The US Office of Foreign Assets Controls (‘OFAC’) has announced that ‘a natural U.S. person (“U.S. Person-1”) has agreed to pay $5,000 to settle their potential civil liability for engaging in at least 24 transactions for the benefit of a foreign individual who at the time was a specially designated narcotics trafficker.’
It explained: ‘The apparent violations arose out of a personal relationship that U.S. Person-1 maintained with the specially designated narcotics trafficker while U.S. Person-1 was stationed overseas at a U.S. embassy. At the time of the apparent violations, U.S. Person-1 was a civilian direct hire of the U.S. Army and stationed in the U.S. embassy in Bogota, Colombia. U.S. Person-1’s position at the embassy required a security clearance. U.S. Person-1 also held many national security-related positions prior to being stationed at the embassy.’
OFAC said that in 2015, the foreign individual, ‘who at the time was a specially designated narcotics trafficker (“SDNT-1”), was in the embassy for a meeting regarding their designation status (the “embassy meeting”)’ and that for the embassy meeting, SDNT-1 was accompanied by a former host nation official who OFAC would also later designate as a specially designated narcotics trafficker (‘SDNT-2’).
It said that U.S Person-1 was later introduced to SDNT-1 by SDNT-2, who was a mutual acquaintance, and that the two (U.S Person-1 and SDNT-1) began a relationship in which the former bought the latter ‘jewelry, meals, clothing, hotel rooms, and other gifts’ despite knowing that SDNT-1 was a specially designated narcotics trafficker. During this time, SDNT-1 was seeking to be removed from the US Specially Designated Nationals (SDN) LIST.
OFAC says that US Person-1 has been relieved of their duties and that the US Army has taken disciplinary action against them. It said: ‘All U.S. persons, including members of the military and civil service stationed abroad, should exercise caution before voluntarily engaging in relationships with foreign persons that the U.S. person knows, or reasonably should know, may have a sanctions nexus, as any financial transaction or exchange of goods or services with a designated person – even in the context of a personal relationship – may constitute a violation of U.S. sanctions. Those serving in national security positions should be particularly cautious, especially when their voluntary relationships can harm or give the appearance of harming the integrity of government processes.’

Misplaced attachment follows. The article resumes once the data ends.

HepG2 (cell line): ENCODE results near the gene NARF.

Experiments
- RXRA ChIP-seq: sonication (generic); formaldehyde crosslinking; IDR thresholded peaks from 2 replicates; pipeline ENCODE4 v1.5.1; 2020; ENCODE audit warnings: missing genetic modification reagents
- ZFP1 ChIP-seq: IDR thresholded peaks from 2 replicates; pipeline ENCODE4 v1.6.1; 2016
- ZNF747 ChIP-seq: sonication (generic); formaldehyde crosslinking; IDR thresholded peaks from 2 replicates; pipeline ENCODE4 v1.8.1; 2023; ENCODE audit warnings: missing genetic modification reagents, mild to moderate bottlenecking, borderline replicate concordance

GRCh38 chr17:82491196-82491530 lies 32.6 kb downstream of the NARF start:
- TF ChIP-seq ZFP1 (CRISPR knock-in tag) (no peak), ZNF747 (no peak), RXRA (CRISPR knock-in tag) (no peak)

In a Linked-in post, OFAC lawyer Erich Ferrari commented,
‘The only thing I am surprised by in [this] OFAC enforcement action is how long it took for this type of conduct to be enforced against. Unfortunately, I have heard many stories of USG employees and former USG employees developing relationships with sanctioned persons, often in furtherance of purported efforts to get them delisted in exchange for money or gifts. That doesn’t necessarily appear to be the case here insofar as it appears the gifts were flowing in the opposite direction, however, the fact pattern described by OFAC is less unusual than one would think.’